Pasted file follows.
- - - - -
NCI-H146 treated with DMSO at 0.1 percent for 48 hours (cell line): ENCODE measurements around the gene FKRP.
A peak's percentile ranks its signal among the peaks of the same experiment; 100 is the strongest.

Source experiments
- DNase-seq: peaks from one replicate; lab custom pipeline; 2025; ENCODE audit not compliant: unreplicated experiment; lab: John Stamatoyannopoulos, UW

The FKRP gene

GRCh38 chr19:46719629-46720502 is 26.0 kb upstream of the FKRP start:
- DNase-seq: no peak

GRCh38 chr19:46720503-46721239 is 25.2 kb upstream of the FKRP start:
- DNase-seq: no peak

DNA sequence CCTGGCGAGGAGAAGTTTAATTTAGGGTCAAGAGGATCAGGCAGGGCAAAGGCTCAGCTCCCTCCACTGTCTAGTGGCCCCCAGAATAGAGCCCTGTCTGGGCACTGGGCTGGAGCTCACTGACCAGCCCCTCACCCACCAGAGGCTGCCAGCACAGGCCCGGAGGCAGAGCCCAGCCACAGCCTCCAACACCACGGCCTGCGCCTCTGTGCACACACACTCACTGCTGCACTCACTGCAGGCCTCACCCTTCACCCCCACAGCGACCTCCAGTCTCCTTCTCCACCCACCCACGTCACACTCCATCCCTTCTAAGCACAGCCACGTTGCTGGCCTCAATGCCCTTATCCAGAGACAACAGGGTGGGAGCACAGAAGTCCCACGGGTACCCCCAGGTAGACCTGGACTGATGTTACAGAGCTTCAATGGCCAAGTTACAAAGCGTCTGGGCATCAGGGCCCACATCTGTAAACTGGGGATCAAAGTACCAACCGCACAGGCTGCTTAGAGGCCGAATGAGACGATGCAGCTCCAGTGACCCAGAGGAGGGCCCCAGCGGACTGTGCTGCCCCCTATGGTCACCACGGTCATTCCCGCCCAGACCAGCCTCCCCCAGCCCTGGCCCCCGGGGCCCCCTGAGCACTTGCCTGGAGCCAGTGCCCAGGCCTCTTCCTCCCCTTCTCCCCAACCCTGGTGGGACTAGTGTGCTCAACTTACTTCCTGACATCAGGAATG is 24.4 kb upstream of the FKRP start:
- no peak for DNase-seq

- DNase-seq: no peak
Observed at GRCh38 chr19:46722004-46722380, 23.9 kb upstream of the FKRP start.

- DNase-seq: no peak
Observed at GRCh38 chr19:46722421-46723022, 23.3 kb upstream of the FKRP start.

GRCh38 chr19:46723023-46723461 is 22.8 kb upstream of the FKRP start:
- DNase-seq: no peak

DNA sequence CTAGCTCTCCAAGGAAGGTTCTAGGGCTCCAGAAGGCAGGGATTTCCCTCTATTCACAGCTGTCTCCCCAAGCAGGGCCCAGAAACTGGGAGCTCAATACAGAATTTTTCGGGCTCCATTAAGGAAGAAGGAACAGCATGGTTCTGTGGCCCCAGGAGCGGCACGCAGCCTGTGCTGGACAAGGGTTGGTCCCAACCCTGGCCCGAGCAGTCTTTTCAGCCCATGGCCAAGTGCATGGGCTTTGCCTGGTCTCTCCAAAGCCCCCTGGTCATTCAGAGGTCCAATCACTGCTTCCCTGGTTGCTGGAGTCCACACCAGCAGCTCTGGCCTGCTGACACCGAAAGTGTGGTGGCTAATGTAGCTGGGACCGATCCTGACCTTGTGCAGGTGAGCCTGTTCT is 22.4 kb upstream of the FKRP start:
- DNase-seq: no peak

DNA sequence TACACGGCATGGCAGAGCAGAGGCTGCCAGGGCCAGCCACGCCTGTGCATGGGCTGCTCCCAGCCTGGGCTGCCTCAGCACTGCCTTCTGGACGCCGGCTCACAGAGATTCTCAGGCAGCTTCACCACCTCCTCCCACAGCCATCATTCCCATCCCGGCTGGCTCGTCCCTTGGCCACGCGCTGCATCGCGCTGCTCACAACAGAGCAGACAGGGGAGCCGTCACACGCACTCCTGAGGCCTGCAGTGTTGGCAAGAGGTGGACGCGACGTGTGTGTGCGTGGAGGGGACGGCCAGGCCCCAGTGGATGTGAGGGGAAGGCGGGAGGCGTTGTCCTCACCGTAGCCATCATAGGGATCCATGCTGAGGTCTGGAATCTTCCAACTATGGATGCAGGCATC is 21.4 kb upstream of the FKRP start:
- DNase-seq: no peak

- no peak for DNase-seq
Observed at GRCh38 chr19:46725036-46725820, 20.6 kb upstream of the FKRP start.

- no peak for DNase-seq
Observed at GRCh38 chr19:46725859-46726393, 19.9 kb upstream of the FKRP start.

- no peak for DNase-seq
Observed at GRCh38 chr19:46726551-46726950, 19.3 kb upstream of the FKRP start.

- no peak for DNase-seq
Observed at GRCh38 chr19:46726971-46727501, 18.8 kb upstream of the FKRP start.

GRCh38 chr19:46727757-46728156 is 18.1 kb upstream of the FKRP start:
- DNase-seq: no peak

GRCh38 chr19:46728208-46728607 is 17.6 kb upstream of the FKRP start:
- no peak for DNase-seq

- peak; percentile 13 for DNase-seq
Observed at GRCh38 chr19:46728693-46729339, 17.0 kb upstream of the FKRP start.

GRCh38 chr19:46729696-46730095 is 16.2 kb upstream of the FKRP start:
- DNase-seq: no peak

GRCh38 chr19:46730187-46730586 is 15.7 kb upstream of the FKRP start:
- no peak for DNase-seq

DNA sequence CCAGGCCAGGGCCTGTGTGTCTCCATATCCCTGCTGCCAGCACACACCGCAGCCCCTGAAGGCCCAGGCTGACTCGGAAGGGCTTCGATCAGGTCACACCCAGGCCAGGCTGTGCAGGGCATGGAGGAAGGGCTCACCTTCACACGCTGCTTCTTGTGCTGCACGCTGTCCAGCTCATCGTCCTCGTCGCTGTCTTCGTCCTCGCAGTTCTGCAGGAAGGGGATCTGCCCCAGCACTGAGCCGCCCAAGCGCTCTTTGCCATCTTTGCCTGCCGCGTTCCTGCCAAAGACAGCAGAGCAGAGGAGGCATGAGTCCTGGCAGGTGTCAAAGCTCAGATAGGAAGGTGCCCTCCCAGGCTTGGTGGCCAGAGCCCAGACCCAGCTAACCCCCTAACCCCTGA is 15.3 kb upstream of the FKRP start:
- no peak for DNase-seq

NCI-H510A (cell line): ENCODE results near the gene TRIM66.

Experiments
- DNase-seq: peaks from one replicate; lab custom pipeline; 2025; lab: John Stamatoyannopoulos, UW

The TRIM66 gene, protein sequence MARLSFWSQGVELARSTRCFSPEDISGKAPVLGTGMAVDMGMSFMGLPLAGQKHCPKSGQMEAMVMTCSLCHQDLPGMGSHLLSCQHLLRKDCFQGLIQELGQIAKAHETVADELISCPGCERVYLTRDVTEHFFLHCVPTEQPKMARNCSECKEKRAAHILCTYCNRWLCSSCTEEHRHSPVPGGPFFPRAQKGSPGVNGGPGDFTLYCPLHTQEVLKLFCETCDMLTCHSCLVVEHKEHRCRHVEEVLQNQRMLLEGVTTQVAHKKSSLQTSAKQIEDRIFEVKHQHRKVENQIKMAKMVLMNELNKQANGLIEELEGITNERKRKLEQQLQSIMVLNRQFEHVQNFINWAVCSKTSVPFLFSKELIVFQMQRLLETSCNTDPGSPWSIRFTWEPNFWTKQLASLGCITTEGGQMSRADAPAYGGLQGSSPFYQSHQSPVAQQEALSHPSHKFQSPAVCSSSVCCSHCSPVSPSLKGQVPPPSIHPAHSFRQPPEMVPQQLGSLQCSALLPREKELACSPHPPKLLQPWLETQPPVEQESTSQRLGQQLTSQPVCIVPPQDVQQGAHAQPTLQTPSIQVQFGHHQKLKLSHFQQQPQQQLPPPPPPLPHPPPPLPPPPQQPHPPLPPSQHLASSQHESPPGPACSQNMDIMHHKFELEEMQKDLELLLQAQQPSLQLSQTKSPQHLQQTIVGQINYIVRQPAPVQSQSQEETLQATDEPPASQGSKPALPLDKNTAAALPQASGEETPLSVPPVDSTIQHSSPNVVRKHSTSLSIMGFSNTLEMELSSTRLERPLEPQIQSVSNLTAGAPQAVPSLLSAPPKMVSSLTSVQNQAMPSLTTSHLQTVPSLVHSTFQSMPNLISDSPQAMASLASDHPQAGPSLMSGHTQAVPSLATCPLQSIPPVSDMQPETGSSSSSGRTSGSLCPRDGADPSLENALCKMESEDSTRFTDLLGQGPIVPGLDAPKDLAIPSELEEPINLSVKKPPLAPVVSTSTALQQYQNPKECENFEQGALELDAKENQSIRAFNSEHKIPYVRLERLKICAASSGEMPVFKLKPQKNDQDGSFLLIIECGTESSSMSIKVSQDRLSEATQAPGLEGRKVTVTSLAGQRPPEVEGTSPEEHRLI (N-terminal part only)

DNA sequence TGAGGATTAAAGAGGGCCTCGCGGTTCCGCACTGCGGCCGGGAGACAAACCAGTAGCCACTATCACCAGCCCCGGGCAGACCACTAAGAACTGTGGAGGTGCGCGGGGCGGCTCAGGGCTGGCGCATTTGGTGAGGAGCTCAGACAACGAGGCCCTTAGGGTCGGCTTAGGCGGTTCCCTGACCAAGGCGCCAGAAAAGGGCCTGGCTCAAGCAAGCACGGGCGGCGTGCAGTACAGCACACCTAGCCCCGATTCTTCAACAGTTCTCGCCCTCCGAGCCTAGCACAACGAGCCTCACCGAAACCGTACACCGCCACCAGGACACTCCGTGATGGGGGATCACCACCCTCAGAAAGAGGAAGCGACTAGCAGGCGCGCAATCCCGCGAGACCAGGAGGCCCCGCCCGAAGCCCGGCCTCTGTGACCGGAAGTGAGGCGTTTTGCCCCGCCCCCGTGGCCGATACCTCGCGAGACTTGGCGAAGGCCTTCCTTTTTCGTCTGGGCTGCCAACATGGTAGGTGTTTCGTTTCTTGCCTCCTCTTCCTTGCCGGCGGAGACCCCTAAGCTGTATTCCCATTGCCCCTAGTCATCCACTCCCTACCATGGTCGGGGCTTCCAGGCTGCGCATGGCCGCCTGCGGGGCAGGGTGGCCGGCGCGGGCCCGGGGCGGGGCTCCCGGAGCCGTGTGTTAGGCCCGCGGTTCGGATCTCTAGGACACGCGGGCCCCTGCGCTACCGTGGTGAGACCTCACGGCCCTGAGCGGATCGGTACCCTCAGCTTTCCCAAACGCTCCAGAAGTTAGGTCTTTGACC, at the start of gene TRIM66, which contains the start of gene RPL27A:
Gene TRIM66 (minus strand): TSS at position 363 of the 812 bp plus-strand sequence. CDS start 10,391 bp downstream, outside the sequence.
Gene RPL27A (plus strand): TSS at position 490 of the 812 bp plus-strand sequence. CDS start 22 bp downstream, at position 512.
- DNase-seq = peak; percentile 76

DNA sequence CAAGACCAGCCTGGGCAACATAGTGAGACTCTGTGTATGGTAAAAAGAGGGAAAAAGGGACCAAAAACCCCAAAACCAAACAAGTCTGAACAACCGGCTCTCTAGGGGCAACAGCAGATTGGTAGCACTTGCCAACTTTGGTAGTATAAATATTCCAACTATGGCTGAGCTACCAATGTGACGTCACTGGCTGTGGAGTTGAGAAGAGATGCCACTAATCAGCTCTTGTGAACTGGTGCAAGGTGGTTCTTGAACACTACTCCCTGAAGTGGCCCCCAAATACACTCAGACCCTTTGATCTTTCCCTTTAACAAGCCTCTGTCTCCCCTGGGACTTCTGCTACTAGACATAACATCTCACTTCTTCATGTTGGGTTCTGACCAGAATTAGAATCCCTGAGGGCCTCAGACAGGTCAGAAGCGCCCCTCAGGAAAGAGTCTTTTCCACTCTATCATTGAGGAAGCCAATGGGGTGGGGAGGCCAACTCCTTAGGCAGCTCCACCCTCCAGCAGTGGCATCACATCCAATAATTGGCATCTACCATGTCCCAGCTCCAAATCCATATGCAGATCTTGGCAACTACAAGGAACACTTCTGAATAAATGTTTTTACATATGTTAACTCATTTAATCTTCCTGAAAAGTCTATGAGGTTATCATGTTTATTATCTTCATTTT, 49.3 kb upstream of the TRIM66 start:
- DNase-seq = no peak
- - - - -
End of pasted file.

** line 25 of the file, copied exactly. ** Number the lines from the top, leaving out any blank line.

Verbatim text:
Observed at GRCh38 chr19:46725859-46726393, 19.9 kb upstream of the FKRP start.